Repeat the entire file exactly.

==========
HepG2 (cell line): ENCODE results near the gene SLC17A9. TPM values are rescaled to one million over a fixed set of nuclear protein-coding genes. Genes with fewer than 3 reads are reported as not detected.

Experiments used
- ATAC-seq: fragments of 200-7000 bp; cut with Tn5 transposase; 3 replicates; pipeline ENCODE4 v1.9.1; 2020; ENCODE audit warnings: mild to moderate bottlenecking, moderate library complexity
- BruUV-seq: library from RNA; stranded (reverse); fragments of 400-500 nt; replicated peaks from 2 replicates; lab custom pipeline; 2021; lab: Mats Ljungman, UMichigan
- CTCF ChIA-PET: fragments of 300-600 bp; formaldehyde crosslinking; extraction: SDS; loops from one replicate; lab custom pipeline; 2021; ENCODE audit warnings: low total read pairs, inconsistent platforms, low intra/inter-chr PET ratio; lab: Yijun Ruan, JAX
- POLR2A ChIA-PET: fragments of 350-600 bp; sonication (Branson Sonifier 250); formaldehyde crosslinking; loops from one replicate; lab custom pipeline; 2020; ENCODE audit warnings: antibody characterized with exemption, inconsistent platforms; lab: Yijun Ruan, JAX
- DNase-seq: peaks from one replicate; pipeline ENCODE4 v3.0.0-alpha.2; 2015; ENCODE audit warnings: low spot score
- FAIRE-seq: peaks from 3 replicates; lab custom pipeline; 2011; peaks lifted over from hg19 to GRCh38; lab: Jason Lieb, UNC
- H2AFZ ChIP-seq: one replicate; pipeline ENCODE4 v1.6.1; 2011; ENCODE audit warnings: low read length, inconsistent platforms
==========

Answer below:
HepG2 (cell line): ENCODE results near the gene SLC17A9. TPM values are rescaled to one million over a fixed set of nuclear protein-coding genes. Genes with fewer than 3 reads are reported as not detected.

Experiments used
- ATAC-seq: fragments of 200-7000 bp; cut with Tn5 transposase; 3 replicates; pipeline ENCODE4 v1.9.1; 2020; ENCODE audit warnings: mild to moderate bottlenecking, moderate library complexity
- BruUV-seq: library from RNA; stranded (reverse); fragments of 400-500 nt; replicated peaks from 2 replicates; lab custom pipeline; 2021; lab: Mats Ljungman, UMichigan
- CTCF ChIA-PET: fragments of 300-600 bp; formaldehyde crosslinking; extraction: SDS; loops from one replicate; lab custom pipeline; 2021; ENCODE audit warnings: low total read pairs, inconsistent platforms, low intra/inter-chr PET ratio; lab: Yijun Ruan, JAX
- POLR2A ChIA-PET: fragments of 350-600 bp; sonication (Branson Sonifier 250); formaldehyde crosslinking; loops from one replicate; lab custom pipeline; 2020; ENCODE audit warnings: antibody characterized with exemption, inconsistent platforms; lab: Yijun Ruan, JAX
- DNase-seq: peaks from one replicate; pipeline ENCODE4 v3.0.0-alpha.2; 2015; ENCODE audit warnings: low spot score
- FAIRE-seq: peaks from 3 replicates; lab custom pipeline; 2011; peaks lifted over from hg19 to GRCh38; lab: Jason Lieb, UNC
- H2AFZ ChIP-seq: one replicate; pipeline ENCODE4 v1.6.1; 2011; ENCODE audit warnings: low read length, inconsistent platforms